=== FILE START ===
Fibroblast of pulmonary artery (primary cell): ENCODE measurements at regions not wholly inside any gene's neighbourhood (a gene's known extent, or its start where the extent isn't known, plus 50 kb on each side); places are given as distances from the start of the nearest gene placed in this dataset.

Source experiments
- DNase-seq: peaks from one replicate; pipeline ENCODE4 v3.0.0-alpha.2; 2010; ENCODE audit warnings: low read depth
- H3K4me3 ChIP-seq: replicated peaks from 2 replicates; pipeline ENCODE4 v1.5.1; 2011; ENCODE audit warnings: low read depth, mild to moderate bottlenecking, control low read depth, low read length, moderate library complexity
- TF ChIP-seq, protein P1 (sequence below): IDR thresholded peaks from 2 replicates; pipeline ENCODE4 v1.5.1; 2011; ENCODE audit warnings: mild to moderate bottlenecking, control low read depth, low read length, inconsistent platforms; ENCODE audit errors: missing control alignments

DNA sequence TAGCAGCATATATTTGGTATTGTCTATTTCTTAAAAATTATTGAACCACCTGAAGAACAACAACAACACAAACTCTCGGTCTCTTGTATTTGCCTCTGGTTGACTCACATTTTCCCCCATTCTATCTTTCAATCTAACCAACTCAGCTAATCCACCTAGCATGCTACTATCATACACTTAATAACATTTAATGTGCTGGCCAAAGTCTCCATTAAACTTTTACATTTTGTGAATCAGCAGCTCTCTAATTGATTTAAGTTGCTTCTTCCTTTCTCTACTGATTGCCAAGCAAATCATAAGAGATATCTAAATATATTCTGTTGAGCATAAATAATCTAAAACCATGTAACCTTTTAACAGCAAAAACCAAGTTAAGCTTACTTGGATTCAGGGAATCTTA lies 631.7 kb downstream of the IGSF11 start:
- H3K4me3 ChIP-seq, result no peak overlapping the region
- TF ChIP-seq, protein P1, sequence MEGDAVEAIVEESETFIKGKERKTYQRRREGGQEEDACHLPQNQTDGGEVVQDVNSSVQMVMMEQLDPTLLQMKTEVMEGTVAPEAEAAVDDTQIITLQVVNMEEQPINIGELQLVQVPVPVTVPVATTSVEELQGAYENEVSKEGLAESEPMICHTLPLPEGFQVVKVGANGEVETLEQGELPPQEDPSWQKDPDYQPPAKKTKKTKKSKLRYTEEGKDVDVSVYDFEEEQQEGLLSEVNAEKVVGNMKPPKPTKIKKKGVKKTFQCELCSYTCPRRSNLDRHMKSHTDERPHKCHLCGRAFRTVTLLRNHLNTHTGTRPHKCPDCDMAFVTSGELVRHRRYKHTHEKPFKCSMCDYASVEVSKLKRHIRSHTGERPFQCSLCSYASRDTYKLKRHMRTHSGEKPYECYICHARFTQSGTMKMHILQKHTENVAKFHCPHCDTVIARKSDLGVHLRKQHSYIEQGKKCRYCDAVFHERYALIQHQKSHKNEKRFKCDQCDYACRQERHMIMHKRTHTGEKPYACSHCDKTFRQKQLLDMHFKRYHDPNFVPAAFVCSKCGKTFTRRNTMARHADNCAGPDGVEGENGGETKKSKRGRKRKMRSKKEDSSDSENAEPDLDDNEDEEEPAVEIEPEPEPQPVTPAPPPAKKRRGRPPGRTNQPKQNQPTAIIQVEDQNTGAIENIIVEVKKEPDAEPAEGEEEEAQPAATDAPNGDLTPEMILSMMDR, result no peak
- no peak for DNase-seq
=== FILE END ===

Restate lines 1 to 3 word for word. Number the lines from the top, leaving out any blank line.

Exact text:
Fibroblast of pulmonary artery (primary cell): ENCODE measurements at regions not wholly inside any gene's neighbourhood (a gene's known extent, or its start where the extent isn't known, plus 50 kb on each side); places are given as distances from the start of the nearest gene placed in this dataset.

Source experiments
- DNase-seq: peaks from one replicate; pipeline ENCODE4 v3.0.0-alpha.2; 2010; ENCODE audit warnings: low read depth